You might be asking yourself, “What are formants, and why should I know them?” The short answer is they help you understand hearing loss a little better. In simple terms, formants are the frequencies of different sounds, particularly vowels. They vary in frequency based on the size and shape of the vocal tract. Together, all the formants let us know what a specific sound is. For example, /o/ as in top and /u/ as in cup have similar articulation. Go ahead and say them. Notice how your jaw moves ever so slightly? You might not realize it, but your vocal tract is also changing slightly. The slight change in the size and shape of your vocal tract produces different frequencies, allowing us to perceive different sounds.
Now, consider /ee/ as in cheese and /oo/ as in moon in the Ling Sound check. Many times children respond with /ee/ when you present /oo/ and vice versa. If this is a consistent error, the child might not be able to hear all the formants of these sounds. In this case, the first formants of these sounds are similar; however it’s the second formant that’s important for distinguishing these two sounds. So, if mishearing sounds are a common occurrence, it might be a good time to have a discussion with your best friend, the pediatric audiologist and make sure you mention formants!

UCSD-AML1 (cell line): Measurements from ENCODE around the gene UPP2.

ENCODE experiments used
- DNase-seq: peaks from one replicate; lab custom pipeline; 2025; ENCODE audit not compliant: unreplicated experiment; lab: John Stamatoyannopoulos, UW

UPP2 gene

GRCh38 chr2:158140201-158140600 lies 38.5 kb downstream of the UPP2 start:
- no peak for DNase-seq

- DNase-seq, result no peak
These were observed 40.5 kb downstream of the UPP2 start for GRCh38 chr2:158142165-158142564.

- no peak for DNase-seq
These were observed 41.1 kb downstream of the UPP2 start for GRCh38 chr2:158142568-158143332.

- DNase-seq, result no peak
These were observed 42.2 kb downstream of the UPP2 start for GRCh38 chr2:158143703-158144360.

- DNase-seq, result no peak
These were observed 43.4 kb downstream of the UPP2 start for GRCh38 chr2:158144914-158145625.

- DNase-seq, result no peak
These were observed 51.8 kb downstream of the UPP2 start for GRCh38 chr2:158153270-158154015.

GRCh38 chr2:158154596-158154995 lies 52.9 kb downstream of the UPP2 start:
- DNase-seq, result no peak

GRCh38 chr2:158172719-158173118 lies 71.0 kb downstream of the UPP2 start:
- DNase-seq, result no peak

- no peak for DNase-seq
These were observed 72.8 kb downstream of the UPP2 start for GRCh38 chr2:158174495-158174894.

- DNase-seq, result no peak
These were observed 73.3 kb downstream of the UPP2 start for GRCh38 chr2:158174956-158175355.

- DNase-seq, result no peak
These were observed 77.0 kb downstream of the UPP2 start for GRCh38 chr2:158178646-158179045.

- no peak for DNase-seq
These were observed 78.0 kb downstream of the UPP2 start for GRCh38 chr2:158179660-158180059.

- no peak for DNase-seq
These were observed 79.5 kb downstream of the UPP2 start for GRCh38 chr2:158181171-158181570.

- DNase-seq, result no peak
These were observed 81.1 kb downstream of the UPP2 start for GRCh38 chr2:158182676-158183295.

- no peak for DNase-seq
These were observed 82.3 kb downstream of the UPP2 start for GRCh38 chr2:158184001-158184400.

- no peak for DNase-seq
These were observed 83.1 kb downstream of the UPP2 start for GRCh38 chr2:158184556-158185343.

Jennifer Manley served as a classroom teacher for students ages 3 to 12 at CID – Central Institute for the Deaf. She currently works in professional development giving presentations on auditory development and is co-author of CID SPICE for Life, an auditory learning curriculum and author of the 2nd edition of CID SPICE.